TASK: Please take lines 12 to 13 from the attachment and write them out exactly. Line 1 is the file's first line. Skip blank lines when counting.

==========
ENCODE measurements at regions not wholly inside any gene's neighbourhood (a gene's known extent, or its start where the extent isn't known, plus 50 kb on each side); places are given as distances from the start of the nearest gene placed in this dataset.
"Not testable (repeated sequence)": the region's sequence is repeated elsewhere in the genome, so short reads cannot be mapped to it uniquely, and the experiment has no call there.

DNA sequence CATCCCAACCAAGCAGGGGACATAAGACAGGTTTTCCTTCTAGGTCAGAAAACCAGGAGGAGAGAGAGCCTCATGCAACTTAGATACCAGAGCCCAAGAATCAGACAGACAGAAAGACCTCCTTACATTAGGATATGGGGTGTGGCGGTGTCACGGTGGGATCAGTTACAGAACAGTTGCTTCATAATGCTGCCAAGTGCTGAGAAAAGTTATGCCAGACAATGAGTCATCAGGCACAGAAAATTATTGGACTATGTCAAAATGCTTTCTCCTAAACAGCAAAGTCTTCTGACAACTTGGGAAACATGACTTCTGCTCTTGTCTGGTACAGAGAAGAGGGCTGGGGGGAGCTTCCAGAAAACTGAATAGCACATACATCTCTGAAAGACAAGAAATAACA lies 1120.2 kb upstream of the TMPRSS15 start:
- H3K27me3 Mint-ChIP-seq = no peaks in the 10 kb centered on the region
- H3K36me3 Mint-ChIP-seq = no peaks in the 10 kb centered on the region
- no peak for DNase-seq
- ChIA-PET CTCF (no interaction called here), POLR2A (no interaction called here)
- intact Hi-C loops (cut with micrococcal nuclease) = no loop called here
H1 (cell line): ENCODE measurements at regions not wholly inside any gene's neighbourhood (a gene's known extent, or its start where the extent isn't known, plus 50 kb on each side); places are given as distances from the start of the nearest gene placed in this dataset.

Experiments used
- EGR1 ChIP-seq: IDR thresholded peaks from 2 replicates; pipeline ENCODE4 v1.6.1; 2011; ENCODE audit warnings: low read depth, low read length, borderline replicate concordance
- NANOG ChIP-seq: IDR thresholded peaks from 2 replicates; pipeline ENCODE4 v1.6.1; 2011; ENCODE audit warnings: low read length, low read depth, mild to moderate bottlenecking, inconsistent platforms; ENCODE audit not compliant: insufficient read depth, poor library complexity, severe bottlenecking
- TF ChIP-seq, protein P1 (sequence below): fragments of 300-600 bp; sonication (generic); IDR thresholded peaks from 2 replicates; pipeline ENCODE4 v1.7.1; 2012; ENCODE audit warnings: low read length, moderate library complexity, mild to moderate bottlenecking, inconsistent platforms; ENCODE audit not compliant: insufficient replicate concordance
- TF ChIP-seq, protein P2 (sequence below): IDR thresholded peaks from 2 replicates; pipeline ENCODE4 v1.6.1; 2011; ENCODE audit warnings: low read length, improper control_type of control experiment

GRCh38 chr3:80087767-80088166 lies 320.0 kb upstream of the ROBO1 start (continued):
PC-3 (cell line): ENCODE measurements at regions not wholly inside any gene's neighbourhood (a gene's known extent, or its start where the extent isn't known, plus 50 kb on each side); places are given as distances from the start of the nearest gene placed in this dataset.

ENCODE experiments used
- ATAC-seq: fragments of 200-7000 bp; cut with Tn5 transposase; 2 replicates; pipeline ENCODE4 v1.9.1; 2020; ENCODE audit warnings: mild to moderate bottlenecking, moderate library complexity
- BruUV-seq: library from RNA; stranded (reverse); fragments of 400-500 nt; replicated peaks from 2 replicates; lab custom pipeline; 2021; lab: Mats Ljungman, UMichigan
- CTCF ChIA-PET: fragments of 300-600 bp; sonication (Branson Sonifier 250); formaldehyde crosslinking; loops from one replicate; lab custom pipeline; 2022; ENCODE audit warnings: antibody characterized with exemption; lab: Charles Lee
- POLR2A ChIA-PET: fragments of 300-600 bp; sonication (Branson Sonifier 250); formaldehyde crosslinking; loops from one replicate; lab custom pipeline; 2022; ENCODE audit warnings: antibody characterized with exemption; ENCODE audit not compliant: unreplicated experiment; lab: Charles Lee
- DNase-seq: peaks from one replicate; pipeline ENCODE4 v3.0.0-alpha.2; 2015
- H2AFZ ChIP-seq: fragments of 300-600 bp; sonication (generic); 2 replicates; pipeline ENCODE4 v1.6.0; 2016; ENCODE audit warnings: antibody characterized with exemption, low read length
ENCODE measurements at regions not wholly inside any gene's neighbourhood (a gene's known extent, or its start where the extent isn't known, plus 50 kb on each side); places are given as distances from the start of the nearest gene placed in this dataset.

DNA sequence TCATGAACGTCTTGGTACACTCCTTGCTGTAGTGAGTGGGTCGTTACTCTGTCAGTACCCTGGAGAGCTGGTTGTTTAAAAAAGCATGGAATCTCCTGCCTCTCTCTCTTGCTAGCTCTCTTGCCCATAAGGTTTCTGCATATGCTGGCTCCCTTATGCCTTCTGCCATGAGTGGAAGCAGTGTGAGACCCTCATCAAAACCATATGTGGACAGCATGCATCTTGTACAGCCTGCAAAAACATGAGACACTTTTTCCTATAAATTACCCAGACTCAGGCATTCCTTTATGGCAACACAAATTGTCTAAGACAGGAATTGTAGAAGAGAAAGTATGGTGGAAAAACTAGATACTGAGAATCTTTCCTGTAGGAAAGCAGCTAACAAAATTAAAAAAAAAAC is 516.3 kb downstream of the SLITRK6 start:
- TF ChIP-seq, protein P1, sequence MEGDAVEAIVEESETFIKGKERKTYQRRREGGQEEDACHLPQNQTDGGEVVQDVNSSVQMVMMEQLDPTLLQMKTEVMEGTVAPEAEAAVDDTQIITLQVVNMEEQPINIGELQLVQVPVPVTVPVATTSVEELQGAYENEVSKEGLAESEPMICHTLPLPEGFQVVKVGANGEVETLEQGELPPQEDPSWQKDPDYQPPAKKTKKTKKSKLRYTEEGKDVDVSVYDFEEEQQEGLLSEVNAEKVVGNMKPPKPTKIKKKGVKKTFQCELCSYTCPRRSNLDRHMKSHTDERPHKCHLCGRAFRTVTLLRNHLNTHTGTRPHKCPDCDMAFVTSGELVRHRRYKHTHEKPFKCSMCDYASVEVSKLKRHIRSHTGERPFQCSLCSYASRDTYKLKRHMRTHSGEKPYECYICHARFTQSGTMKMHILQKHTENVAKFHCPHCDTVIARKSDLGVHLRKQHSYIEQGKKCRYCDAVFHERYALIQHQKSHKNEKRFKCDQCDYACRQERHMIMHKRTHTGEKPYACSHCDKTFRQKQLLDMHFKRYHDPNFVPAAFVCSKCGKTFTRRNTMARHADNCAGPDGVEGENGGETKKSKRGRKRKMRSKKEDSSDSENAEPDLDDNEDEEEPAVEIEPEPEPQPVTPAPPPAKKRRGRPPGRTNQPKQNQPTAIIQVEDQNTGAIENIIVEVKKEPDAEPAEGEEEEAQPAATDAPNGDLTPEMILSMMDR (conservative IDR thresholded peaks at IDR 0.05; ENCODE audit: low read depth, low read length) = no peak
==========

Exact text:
- NANOG ChIP-seq: IDR thresholded peaks from 2 replicates; pipeline ENCODE4 v1.6.1; 2011; ENCODE audit warnings: low read length, low read depth, mild to moderate bottlenecking, inconsistent platforms; ENCODE audit not compliant: insufficient read depth, poor library complexity, severe bottlenecking
- TF ChIP-seq, protein P1 (sequence below): fragments of 300-600 bp; sonication (generic); IDR thresholded peaks from 2 replicates; pipeline ENCODE4 v1.7.1; 2012; ENCODE audit warnings: low read length, moderate library complexity, mild to moderate bottlenecking, inconsistent platforms; ENCODE audit not compliant: insufficient replicate concordance